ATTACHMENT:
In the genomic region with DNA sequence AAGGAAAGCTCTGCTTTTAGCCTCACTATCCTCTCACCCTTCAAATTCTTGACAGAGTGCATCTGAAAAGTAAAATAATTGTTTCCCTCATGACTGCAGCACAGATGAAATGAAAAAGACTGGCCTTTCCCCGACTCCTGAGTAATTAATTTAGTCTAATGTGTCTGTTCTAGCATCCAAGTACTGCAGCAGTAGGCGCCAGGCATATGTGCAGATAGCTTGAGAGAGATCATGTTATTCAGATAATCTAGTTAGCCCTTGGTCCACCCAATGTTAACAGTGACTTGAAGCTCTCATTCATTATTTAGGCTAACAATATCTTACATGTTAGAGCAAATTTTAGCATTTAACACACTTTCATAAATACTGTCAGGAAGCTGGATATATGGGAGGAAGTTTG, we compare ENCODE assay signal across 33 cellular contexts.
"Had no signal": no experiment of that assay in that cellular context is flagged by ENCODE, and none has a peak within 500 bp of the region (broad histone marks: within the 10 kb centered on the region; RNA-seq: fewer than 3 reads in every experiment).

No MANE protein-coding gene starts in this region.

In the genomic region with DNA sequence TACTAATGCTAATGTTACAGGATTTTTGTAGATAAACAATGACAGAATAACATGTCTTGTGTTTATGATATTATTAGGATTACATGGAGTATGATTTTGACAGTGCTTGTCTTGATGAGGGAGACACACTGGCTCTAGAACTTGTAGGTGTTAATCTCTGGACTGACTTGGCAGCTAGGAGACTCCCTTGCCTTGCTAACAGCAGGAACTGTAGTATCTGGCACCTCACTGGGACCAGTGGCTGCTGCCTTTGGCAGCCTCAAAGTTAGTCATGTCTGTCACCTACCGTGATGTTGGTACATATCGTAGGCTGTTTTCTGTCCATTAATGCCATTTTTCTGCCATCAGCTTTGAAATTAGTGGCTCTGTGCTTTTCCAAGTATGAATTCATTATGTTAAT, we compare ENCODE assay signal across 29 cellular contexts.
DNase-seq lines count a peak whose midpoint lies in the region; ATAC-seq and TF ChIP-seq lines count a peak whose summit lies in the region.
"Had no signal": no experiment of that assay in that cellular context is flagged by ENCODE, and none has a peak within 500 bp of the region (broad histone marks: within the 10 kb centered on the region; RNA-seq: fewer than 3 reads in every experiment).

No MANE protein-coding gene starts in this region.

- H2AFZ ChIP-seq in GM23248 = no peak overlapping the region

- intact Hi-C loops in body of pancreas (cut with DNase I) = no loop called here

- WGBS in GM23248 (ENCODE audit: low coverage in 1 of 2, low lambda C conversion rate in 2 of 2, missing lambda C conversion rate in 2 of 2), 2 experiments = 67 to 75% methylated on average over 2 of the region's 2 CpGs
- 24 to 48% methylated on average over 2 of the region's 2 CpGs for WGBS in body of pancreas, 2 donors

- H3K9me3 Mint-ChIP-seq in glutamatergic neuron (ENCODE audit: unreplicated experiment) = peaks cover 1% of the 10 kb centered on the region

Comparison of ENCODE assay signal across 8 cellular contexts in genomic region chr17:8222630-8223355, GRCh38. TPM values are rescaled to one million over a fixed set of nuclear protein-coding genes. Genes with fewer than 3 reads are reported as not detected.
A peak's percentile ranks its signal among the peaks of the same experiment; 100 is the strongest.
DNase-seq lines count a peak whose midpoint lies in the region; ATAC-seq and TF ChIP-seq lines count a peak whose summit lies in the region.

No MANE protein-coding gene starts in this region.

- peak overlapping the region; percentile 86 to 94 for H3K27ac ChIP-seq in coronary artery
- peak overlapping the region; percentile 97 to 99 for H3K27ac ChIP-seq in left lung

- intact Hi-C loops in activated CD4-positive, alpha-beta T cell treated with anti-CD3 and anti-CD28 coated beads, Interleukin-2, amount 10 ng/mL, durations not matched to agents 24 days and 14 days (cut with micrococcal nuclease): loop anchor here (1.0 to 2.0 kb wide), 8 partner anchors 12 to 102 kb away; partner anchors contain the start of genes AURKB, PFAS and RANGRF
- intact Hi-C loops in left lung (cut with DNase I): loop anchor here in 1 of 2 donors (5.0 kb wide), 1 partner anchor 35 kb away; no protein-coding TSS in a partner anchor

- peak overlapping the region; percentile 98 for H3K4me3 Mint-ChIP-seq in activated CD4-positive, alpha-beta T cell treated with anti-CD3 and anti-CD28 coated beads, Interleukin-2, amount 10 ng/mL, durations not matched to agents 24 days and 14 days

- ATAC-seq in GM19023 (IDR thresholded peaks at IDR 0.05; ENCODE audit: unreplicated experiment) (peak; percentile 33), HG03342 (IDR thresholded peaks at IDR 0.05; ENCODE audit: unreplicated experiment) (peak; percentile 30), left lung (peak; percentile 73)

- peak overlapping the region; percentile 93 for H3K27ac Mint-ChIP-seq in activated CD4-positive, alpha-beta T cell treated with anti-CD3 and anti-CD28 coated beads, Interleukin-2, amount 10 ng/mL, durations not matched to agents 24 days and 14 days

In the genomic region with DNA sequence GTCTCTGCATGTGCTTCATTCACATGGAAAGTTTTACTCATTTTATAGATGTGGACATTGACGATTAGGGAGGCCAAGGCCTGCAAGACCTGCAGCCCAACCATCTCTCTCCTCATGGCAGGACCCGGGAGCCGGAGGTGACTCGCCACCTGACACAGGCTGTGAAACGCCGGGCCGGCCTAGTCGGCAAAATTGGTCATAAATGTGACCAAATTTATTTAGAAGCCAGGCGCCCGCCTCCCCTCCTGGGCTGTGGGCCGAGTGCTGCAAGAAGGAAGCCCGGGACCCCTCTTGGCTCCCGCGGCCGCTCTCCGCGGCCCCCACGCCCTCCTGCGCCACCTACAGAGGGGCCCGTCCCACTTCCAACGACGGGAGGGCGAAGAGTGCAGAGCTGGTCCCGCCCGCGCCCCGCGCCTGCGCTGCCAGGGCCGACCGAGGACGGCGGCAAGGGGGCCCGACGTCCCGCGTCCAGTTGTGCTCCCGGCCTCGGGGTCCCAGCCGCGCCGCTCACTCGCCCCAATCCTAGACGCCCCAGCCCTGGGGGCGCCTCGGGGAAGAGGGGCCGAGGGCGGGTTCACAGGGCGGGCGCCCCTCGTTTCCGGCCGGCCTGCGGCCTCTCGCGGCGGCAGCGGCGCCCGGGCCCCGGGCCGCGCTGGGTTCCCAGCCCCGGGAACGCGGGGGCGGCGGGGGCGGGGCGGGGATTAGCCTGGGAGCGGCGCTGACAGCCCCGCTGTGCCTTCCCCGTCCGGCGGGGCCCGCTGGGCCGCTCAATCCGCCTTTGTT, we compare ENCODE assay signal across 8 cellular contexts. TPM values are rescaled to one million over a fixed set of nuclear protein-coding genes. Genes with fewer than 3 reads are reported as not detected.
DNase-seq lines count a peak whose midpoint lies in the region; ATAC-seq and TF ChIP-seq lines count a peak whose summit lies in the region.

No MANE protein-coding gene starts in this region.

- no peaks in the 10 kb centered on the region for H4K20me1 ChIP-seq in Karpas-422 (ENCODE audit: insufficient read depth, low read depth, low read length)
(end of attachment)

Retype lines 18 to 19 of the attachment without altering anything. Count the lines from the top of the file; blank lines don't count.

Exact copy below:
- peak overlapping the region; percentile 97 to 99 for H3K27ac ChIP-seq in left lung

- intact Hi-C loops in activated CD4-positive, alpha-beta T cell treated with anti-CD3 and anti-CD28 coated beads, Interleukin-2, amount 10 ng/mL, durations not matched to agents 24 days and 14 days (cut with micrococcal nuclease): loop anchor here (1.0 to 2.0 kb wide), 8 partner anchors 12 to 102 kb away; partner anchors contain the start of genes AURKB, PFAS and RANGRF